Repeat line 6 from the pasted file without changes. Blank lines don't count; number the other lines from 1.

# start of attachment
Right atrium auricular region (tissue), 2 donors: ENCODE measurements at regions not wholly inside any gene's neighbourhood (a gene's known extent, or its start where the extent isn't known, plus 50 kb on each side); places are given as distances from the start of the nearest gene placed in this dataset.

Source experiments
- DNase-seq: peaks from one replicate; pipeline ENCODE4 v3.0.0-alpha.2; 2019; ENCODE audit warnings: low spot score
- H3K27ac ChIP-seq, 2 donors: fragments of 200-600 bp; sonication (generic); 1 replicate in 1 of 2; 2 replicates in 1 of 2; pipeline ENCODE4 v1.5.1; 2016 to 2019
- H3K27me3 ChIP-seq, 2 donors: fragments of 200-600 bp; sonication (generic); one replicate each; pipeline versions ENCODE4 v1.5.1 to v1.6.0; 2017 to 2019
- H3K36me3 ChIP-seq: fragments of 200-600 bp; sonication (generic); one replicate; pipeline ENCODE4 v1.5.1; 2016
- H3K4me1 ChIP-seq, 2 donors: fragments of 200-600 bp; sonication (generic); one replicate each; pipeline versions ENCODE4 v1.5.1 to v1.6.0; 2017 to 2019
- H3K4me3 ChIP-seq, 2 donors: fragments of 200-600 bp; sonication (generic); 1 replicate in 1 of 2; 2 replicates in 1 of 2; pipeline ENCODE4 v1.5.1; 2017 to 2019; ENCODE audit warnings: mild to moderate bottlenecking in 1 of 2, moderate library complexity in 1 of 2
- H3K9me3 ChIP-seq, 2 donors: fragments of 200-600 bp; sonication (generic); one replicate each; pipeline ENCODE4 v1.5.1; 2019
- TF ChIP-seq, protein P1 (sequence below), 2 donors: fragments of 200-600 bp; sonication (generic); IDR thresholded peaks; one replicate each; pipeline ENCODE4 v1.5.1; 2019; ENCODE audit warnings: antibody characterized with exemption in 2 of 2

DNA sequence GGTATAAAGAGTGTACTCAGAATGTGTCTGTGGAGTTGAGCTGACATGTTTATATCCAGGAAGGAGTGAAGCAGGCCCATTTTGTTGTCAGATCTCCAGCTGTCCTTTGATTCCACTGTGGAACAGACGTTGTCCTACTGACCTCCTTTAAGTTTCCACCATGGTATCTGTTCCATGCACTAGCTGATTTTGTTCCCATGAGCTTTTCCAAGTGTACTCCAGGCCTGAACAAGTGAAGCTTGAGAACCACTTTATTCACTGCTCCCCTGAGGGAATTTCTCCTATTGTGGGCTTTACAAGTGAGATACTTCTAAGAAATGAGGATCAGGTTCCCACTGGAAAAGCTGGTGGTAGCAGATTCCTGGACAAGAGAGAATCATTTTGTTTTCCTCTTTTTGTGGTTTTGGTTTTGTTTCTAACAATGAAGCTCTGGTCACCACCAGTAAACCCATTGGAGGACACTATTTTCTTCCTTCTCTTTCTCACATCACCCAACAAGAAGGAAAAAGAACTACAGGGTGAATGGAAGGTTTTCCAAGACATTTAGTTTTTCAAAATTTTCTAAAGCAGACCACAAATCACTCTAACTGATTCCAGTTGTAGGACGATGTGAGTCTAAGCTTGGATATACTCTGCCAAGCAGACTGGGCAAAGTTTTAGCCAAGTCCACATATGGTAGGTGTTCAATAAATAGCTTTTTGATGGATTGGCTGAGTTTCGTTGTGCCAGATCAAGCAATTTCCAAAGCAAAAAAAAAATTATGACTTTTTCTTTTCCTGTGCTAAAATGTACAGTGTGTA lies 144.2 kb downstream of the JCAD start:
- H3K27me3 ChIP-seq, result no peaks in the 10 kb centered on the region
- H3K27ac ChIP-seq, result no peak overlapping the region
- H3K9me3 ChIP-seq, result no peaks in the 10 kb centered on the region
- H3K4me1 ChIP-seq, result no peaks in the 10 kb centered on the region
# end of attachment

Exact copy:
- H3K36me3 ChIP-seq: fragments of 200-600 bp; sonication (generic); one replicate; pipeline ENCODE4 v1.5.1; 2016